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Long-term renal outcomes of patients with type 1 diabetes mellitus and microalbuminuria: an analysis of the Diabetes Control and Complications Trial/Epidemiology of Diabetes Interventions and Complications cohort.

Abstract

BACKGROUND

Microalbuminuria is a common diagnosis in the clinical care of patients with type 1 diabetes mellitus. Long-term outcomes after the development of microalbuminuria are variable.

METHODS

We quantified the incidence of and risk factors for long-term renal outcomes after the development of microalbuminuria in the Diabetes Control and Complications Trial/Epidemiology of Diabetes Interventions and Complications (DCCT/EDIC) study. The DCCT randomly assigned 1441 persons with type 1 diabetes to intensive or conventional diabetes therapy, and participants were subsequently followed up during the observational EDIC study. During the DCCT/EDIC study, 325 participants developed incident persistent microalbuminuria (albumin excretion rate, ≥30 mg/24 h at 2 consecutive study visits). We assessed their subsequent renal outcomes, including progression to macroalbuminuria (albumin excretion rate, ≥300 mg/24 h at 2 consecutive visits), impaired glomerular filtration rate (estimated glomerular filtration rate, <60 mL/min/1.73 m(2) at 2 consecutive study visits), end-stage renal disease, and regression to normoalbuminuria (albumin excretion rate, <30 mg/24 h at 2 consecutive visits).

RESULTS

The median follow-up period after persistent microalbuminuria diagnosis was 13 years (maximum, 23 years). Ten-year cumulative incidences of progression to macroalbuminuria, impaired glomerular filtration rate, end-stage renal disease, and regression to normoalbuminuria were 28%, 15%, 4%, and 40%, respectively. Albuminuria outcomes were more favorable with intensive diabetes therapy, lower glycated hemoglobin level, absence of retinopathy, female sex, lower blood pressure, and lower concentrations of low-density lipoprotein cholesterol and triglycerides. Lower glycated hemoglobin level, absence of retinopathy, and lower blood pressure were also associated with decreased risk of impaired glomerular filtration rate.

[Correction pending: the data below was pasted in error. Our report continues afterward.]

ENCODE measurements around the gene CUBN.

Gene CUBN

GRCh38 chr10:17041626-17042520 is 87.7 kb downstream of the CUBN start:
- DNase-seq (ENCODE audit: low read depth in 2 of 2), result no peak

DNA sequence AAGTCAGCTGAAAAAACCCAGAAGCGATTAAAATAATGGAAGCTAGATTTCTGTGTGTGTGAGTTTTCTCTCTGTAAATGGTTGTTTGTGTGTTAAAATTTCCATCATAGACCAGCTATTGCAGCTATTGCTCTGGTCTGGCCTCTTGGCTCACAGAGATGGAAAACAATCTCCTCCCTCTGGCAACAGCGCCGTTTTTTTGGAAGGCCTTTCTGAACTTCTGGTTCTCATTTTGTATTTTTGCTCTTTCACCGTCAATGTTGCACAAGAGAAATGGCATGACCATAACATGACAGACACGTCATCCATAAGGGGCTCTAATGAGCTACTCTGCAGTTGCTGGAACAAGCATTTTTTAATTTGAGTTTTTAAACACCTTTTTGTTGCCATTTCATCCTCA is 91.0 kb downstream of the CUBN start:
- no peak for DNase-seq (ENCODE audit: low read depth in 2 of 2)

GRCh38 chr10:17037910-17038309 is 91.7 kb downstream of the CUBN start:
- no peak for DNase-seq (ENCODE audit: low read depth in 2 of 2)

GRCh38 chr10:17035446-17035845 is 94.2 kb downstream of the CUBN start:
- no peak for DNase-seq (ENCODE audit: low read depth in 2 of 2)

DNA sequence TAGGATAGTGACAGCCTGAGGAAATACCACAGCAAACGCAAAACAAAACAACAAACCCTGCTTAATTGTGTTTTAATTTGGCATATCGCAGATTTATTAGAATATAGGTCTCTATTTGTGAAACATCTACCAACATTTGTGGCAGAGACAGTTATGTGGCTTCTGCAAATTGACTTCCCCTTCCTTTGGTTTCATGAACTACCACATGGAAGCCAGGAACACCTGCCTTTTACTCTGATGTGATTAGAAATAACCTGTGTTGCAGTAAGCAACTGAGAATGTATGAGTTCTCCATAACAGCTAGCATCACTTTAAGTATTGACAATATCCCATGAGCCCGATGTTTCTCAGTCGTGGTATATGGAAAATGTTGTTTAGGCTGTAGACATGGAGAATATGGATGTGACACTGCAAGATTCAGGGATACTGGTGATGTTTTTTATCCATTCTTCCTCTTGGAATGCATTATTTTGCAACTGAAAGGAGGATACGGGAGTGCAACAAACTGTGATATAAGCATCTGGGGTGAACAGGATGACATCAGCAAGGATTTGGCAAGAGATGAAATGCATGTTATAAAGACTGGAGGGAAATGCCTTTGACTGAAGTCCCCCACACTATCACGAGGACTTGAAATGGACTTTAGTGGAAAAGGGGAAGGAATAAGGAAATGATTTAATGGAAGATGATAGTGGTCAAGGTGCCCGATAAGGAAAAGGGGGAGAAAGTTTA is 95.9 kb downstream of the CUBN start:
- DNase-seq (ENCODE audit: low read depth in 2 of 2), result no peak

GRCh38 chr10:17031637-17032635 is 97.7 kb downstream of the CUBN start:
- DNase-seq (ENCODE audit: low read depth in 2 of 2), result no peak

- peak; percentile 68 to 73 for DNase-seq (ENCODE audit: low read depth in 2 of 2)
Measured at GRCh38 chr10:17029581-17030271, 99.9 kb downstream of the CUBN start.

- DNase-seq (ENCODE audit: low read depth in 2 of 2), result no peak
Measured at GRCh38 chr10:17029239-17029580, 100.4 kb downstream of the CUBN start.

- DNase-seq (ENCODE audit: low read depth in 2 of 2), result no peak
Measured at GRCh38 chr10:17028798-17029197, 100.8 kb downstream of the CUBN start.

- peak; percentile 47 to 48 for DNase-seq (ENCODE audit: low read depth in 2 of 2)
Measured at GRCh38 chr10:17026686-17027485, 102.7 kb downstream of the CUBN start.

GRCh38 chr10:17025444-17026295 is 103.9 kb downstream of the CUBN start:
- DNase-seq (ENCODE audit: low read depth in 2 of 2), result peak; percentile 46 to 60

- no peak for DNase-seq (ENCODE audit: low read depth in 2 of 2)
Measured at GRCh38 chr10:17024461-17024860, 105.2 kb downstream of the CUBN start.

CONCLUSIONS

After the development of persistent microalbuminuria, progression and regression of kidney disease each commonly occur. Intensive glycemic control, lower blood pressure, and a more favorable lipid profile are associated with improved outcomes.

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  • Authors+Show Affiliations

    ,

    Kidney Research Institute and Division of Nephrology, University of Washington, Campus Box 359606, 325 Ninth Ave, Seattle, WA 98104, USA. deboer@u.washington.edu

    , , , , , , , , , , , , , ,

    Source

    Archives of internal medicine 171:5 2011 Mar 14 pg 412-20

    MeSH

    Adult
    Age of Onset
    Albuminuria
    Blood Pressure
    Cholesterol, LDL
    Chronic Disease
    Diabetes Mellitus, Type 1
    Diabetic Retinopathy
    Disease Progression
    Female
    Follow-Up Studies
    Glomerular Filtration Rate
    Hemoglobins
    Humans
    Hypoglycemic Agents
    Insulin
    Insulin Infusion Systems
    Kidney Failure, Chronic
    Longitudinal Studies
    Male
    Sex Factors
    Treatment Outcome
    Triglycerides
    Young Adult

    Pub Type(s)

    Journal Article
    Multicenter Study
    Randomized Controlled Trial
    Research Support, N.I.H., Extramural

    Language

    eng

    PubMed ID

    21403038

    Citation

    de Boer, Ian H., et al. "Long-term Renal Outcomes of Patients With Type 1 Diabetes Mellitus and Microalbuminuria: an Analysis of the Diabetes Control and Complications Trial/Epidemiology of Diabetes Interventions and Complications Cohort." Archives of Internal Medicine, vol. 171, no. 5, 2011, pp. 412-20.
    de Boer IH, Rue TC, Cleary PA, et al. Long-term renal outcomes of patients with type 1 diabetes mellitus and microalbuminuria: an analysis of the Diabetes Control and Complications Trial/Epidemiology of Diabetes Interventions and Complications cohort. Arch Intern Med. 2011;171(5):412-20.